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1 hour ago, DrungoHazewood said:

Just look at the 2000s Orioles' W/L records, the 2005 Raffy/Sosa debacle, the end of the OPACY honeymoon and Cal's retirement, and the 1998-2005 collapse and chaos.  A 500k fall in 2006 completely fits in that narrative.  They were a miserable, losing team.  Sure, the Nats hurt some, but it would have been astonishing if the O's didn't have a large attendance hit in that period, Nats or not.

I don’t disagree with your points. But anybody that thinks that the Orioles didn’t lose fans and corporate sponsors from the DC metro likely off target.

Look I admit that the mismanagement and poor performance have hurt the Orioles. 

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On 12/7/2019 at 11:48 AM, Roll Tide said:

Nobody mentions the 500,000 dip in attendance in 2005 and Looking back at the previous three years despite finishing 4 out of 5 in the division they drew 2.5 million fans. We never reached 2.5 million between 2012-2016 despite a division, 2 2nds, and a 3rd place finish.

So not counting the 60 million +/- that they have to pay the Nationals, one could reasonably argue the impact was 500,000 fans per year in attendance.

***

I'm sure someone will tell me that this is flawed math ... and even acknowledging that MLB attendance has been declining. I'd say  the 500,000 number impact is probably fair.

 

On 12/7/2019 at 12:06 PM, Roll Tide said:

I think you can see the 1/2 million dip. That's what I'm sticking with as folks that immediately stopped supporting the Orioles and went to Gnats games.

I think they draw between 2.5-3 million fans between 2012-2016 if not for the Gnats.  Obviously there is no way to prove it. It's easy to point the declining attendance...but fans always came back when the team was competitive. I think you can look at the attendance and see that it didn't really happen during that time.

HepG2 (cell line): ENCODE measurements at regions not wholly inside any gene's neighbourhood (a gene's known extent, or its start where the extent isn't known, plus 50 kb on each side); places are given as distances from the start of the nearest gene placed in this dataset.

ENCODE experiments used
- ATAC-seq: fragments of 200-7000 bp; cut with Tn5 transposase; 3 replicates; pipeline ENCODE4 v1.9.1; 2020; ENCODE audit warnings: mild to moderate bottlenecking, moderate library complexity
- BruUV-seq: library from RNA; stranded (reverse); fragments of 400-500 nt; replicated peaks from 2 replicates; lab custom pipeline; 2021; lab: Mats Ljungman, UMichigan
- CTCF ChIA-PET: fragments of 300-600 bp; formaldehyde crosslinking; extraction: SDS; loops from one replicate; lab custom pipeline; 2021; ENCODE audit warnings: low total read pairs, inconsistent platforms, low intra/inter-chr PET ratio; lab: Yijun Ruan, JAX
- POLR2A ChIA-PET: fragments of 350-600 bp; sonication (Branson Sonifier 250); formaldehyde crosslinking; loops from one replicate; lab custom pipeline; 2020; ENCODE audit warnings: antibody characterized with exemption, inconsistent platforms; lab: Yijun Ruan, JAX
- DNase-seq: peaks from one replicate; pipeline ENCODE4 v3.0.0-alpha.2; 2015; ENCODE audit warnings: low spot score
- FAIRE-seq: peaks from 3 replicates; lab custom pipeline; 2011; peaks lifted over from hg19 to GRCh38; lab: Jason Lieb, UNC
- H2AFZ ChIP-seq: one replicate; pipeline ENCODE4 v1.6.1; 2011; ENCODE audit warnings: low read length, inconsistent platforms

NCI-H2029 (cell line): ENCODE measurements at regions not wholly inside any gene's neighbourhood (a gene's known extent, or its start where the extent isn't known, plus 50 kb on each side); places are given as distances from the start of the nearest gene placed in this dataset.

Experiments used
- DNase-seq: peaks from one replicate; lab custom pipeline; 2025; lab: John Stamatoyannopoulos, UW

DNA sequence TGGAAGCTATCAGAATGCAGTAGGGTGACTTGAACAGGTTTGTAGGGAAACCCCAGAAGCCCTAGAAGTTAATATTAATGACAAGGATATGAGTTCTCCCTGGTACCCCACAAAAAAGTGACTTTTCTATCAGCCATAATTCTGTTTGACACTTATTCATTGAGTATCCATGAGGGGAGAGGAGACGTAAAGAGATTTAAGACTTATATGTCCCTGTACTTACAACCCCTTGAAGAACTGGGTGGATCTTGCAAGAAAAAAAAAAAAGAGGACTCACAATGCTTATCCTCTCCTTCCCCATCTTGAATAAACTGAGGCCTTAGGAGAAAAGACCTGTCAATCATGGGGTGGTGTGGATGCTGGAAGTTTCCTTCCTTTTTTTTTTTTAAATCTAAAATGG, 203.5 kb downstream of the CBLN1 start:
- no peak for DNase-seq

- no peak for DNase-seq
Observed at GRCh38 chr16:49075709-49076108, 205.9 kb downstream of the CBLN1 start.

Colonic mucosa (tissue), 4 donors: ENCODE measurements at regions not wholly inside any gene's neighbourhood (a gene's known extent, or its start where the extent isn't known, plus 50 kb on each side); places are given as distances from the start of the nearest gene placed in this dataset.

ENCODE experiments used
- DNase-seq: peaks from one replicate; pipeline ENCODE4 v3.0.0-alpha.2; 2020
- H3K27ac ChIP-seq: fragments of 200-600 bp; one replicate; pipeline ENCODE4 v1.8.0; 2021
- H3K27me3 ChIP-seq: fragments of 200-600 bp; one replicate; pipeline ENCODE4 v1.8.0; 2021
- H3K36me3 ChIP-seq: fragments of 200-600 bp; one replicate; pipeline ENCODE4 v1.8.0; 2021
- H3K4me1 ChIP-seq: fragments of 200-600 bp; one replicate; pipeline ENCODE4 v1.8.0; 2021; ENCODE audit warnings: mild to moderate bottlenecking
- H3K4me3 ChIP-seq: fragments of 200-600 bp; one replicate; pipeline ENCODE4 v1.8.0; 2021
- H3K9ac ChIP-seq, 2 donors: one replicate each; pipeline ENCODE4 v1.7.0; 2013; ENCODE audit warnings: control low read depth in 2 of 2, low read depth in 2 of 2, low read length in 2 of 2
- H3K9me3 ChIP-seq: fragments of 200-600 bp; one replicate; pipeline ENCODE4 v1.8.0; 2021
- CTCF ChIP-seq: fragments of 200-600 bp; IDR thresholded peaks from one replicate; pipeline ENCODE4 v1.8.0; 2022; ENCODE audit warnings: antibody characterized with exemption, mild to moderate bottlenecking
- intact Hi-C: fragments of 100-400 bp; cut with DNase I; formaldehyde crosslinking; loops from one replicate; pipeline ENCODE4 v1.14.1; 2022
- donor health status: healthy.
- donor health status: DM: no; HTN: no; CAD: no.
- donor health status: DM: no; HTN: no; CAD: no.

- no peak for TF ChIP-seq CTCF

The problem is, the 500,000 fan drop did not occur the year the Nats arrived.   That year (2005), attendance dropped only 120,000. It was the following year — after Raffygate and the O’s midseason collapse — that the O’s attendance declined by 500,000 (actually, 470,000).   And while it would be convenient if the Nats had shown an increase corresponding to the O’s decrease, the fact is that the Nats’ attendance also dropped by 580,000 fans that year.

So, while I am not necessarily saying that the Nats didn’t cost the O’s 500,000 fans/year in attendance over the long run, the numbers from 2005-06 certainly don’t prove that.    In fact, the O’s drew more fans the year the Nats arrived than they have in any year since then.    And, total attendance for the two teams combined has never been higher than it was in 2005.     

In short, I think it’s overly simplistic to say the O’s loss of attendance is entirely due to losing or entirely due to the Nats.   It is mostly due to the losing, but certainly the Nats are a substantial factor.    And the two factors interact: however many fans the O’s have lost to the Nats, there’s a good chunk of those they wouldn’t have lost if they hadn’t been losing so much.